By Krishna A. Jani, Flaster Greenberg
The California Consumer Protection Act (CCPA) is one of the strongest and most comprehensive consumer data privacy laws in the country. It is designed to protect the data privacy rights of citizens living in California, and can thus impact any business that has customers in California. In essence, the law requires that companies provide more transparency to consumers about what companies are doing with their data.
California Governor, Jerry Brown, signed the CCPA into law in June 2018. The law went into effect on January 1, 2020. Enforcement of the CCPA begins July 1, 2020 despite the fact that regulations surrounding the law have not yet been finalized. Moreover, California Attorney General (AG), Xavier Becerra, has confirmed that enforcement will not be delayed due to the COVID-19 pandemic. Accordingly, companies should not wait for the final regulations to establish CCPA compliance plans.
Which businesses does the CCPA affect?
Businesses subject to the CCPA generally fall into one of three categories:
- Businesses that earn at least $25 M in annual revenue
- Businesses that receive, buy, or sell personal data of 50,000 or more consumers or devices
- Businesses that earn more than 50% of their revenue from selling data
Which businesses are exempt from the CCPA?
Businesses that are exempt from the CCPA include:
- Health providers and insurers already subject to HIPAA laws
- Financial companies covered by the Gramm-Leach-Bliley Act
- Credit reporting agencies under the Fair Credit Reporting Act
What rights do consumers have?
The CCPA grants consumers more control over the sharing of their data by, for example, providing “opt-out” provisions to prevent their information from being used in a way they do not want or, conversely, “opt-in” consent clauses for minors under 16—meaning the child (or parent or guardian if the child is under 13) must affirmatively authorize the sale of their personal information.
If consumers refuse to consent to the collection, storage and sale of their personal data, or “opt-out,” consumers have additional rights such as the right to request access for their personal information to find out in more detail about the specific pieces of information held by the business and the third parties that received their information. Moreover, if consumers exercise any of their rights, companies cannot then discriminate against them by denying them goods or services. Under this new law, consumers also have the right to have their information deleted (with some exceptions).
What will enforcement of the CCPA look like?
The AG is tasked with enforcing the CCPA, and the CCPA also provides for a private right of action in instances where there is a theft or disclosure of non-encrypted or non-redacted information. The statutory damages for these types of violations range from $100 to $750 per violation, or actual damages, whichever is greater.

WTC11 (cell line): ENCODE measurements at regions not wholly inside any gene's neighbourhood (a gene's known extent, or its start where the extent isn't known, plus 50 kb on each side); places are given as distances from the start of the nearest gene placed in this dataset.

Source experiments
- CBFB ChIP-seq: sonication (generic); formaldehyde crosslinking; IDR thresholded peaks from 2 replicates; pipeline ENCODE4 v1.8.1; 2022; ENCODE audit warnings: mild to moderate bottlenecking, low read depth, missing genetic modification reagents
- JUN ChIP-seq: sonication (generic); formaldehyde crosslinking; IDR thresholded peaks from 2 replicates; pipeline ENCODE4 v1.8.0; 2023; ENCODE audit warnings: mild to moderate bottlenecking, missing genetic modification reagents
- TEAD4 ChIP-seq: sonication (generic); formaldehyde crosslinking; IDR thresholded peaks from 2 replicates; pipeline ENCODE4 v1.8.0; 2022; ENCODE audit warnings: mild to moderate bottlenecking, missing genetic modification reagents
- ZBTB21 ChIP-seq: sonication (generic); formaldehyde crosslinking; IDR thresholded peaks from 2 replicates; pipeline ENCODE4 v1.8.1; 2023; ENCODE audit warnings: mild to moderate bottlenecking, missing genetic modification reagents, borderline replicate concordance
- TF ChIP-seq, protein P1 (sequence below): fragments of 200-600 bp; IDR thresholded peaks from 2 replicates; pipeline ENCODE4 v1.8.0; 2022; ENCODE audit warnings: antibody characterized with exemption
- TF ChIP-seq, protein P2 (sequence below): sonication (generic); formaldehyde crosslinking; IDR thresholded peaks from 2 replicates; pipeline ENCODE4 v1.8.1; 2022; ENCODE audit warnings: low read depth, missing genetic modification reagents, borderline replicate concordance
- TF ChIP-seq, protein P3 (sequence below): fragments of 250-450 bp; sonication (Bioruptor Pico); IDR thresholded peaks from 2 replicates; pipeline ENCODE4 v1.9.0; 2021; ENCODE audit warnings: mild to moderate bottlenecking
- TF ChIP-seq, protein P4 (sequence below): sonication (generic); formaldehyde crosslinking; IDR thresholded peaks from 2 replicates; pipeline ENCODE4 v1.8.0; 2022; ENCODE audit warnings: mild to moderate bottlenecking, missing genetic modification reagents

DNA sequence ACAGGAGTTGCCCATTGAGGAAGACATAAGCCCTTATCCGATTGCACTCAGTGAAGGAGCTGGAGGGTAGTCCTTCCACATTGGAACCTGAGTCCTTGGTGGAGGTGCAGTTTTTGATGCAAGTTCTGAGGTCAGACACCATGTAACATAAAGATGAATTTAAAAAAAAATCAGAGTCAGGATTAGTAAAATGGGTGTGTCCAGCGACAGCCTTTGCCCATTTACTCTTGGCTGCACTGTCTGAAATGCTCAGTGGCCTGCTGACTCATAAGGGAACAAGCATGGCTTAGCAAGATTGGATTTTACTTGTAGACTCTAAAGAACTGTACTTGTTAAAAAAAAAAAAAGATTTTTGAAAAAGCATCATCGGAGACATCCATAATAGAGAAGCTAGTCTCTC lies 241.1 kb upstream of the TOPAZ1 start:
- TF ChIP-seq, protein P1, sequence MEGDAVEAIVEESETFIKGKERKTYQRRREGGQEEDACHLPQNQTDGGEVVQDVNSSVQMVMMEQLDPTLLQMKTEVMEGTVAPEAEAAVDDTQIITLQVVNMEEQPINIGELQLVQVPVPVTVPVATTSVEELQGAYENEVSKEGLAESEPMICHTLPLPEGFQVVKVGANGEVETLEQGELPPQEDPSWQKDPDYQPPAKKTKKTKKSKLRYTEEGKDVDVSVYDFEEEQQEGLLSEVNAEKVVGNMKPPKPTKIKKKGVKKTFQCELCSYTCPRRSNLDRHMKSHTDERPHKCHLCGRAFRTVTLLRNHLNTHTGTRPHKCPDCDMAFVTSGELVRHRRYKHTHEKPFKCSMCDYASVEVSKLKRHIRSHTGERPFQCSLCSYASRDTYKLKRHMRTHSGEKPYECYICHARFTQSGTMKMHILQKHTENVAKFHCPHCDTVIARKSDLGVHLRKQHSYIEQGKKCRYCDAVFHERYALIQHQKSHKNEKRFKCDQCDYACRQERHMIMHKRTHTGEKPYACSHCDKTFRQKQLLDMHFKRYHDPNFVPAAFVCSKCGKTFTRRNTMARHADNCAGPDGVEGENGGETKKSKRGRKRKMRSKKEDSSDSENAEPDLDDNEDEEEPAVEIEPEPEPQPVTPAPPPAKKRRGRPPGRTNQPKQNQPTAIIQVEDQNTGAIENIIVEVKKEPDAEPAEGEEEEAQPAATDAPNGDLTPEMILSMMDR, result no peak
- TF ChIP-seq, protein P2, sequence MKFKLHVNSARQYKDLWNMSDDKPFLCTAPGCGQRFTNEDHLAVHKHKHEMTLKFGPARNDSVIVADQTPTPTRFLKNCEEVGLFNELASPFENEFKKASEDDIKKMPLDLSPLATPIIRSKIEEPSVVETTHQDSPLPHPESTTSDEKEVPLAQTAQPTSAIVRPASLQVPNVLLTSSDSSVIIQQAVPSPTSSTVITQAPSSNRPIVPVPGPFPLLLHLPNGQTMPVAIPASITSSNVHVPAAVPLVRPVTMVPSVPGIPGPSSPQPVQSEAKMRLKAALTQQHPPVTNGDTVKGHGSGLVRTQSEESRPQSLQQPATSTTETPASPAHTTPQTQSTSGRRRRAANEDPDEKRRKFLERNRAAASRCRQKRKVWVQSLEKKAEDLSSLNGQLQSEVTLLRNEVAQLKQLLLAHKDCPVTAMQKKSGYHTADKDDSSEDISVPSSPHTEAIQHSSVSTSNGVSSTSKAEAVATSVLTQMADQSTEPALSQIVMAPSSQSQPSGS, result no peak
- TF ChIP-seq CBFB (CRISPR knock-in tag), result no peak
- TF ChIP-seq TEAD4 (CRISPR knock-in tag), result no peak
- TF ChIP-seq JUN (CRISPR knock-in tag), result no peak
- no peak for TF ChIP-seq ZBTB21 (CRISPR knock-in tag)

It is important to know that there is no requirement that consumers prove that they incurred an actual financial loss to recover statutory damages under the CCPA. They only have to show that the company violated the law. For this reason, companies should be cognizant of the risk of class-action lawsuits.
Quick compliance tips
- Lay the foundation for compliance: identify and demarcate your data assets so that you know where personal information is being stored, and whether the data is at risk by determining who has access to it.
- Implement cleaner security protocols: limiting data access to those who need it can be an effective way to increase data security. You may also want to consider archiving or deleting stale personal data to mitigate unnecessary risk.
- Stay on alert: new cybersecurity and data privacy threats emerge every day. Making sure that you and your team adjust privacy and security settings as needed and continue to evaluate your existing systems is crucial for long-term compliance.
Since the U.S. does not have a comprehensive federal data privacy law, companies should play it safe and align their data security and privacy practices with the CCPA whether they are specifically subject to the law or not. More and more states are enacting data privacy laws that closely follow the structure and requirements of the CCPA, including New York, Massachusetts and Maryland, and there are signs that more states may follow suit.
Krishna A. Jani is a member of Flaster Greenberg’s Litigation Department focusing her practice on complex commercial litigation. She is also a member of the firm’s cybersecurity and data privacy law practice groups.